John Green reviews humanity’s capacity for wonder and sunsets.
John Green reviews the QWERTY keyboard layout and a bird species called the Kauaʻi ʻōʻō.
John Green reviews a hot dog eating contest and chemotherapy.
John Green reviews air conditioning and sycamore trees.
John Green reviews Rock, Paper, Scissors and the little gray aliens that humans began imagining—or possibly seeing—in the early 20th century.
John Green reviews scratch ‘n’ sniff stickers and the Indianapolis 500.
John Green reviews the teenage celebration known as prom and the Stanford Marshmallow Experiment.
John Green reviews the Hall of Presidents and the song "New Partner" by Palace Music.
John Green reviews velociraptors and the 1950 film Harvey.
John Green reviews Indianapolis and love at first sight.
John Green reviews teddy bears and penalty shootouts.
John Green reviews the video game Tetris and the seed potatoes of Leningrad.
The Anthropocene is the current geological age, in which human activity has profoundly shaped the planet and its biodiversity. On The Anthropocene Reviewed, #1 New York Times bestselling author John Green (The Fault in Our Stars, Turtles All the Way Down) reviews different facets of the human-centered planet on a five-star scale.
John Green reviews an unvoiced way of speaking and the state of the atmosphere. Thanks to Brilliant for sponsoring this episode: brilliant.org/anthro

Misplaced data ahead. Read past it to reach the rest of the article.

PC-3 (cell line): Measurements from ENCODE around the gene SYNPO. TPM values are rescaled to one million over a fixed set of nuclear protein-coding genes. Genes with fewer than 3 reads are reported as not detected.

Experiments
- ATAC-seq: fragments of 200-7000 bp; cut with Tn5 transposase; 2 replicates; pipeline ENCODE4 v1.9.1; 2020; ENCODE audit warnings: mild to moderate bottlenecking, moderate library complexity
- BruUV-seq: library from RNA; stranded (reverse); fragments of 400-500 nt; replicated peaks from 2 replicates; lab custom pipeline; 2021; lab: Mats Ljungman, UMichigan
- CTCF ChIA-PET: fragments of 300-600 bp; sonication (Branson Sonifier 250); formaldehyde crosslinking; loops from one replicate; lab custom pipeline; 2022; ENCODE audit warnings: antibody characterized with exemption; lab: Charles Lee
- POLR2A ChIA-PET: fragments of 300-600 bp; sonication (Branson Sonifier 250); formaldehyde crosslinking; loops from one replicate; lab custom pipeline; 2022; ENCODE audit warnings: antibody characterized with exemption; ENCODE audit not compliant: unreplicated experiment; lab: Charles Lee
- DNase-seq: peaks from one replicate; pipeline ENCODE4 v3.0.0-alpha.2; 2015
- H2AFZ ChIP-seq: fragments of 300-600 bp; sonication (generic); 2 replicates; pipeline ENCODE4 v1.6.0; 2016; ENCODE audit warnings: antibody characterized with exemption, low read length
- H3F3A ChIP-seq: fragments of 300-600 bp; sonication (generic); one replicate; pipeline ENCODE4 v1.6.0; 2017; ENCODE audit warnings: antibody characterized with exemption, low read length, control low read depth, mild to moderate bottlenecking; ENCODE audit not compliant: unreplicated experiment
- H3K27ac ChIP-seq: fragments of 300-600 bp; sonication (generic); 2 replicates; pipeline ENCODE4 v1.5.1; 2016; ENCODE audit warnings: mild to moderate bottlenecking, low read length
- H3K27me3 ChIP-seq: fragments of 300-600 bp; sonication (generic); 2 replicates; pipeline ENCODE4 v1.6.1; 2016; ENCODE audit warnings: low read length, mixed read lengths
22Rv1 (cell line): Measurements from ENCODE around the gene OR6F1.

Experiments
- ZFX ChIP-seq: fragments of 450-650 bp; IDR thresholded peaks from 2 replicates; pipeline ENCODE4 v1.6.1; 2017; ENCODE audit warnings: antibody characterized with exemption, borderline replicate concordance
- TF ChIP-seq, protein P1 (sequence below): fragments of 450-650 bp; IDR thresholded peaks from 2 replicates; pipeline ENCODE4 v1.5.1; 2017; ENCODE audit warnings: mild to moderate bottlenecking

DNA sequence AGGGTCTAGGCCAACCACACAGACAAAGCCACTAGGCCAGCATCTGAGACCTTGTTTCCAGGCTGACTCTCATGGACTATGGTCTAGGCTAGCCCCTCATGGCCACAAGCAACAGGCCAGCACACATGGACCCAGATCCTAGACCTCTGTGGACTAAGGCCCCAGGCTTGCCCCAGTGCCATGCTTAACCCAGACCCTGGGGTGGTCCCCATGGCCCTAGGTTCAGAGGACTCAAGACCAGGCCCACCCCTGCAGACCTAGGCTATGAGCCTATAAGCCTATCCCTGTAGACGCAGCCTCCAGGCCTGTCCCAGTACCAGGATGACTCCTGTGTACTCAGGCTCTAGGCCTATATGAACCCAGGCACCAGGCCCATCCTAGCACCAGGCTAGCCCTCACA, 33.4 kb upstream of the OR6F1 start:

John Green reviews a sporting malady known as the yips and the 24-hour news network, CNN. Thanks to Skillshare for sponsoring this episode: skillshare.com/anthro When I First Went to Sea by Katie Else: https://www.katieelse.com/music
John Green reviews a 17,000-year-old painting and the Taco Bell breakfast menu. Thanks to Simple Contacts for sponsoring this episode: simplecontacts.com/anthro
John Green reviews a pineapple and ham yeasted flatbread and an inflammation of the membrane that covers the brain and spinal cord. Thanks to Dashlane for sponsoring this episode: https://www.dashlane.com/anthro
John Green reviews a kart racing video game series and a vast expanse of salt-encrusted earth located in the desert of northwestern Utah. Thanks to Backblaze for sponsoring this episode: http://backblaze.com/anthro
John Green reviews a plant species with no relationship to Kentucky and the contemporary practice of searching for the lives of people you don't know. Thanks to this episode's sponsors. Audible: audible.com/anthro Casper: casper.com/anthro
Anthropocene Reviewed John Green Podcast
Author John Green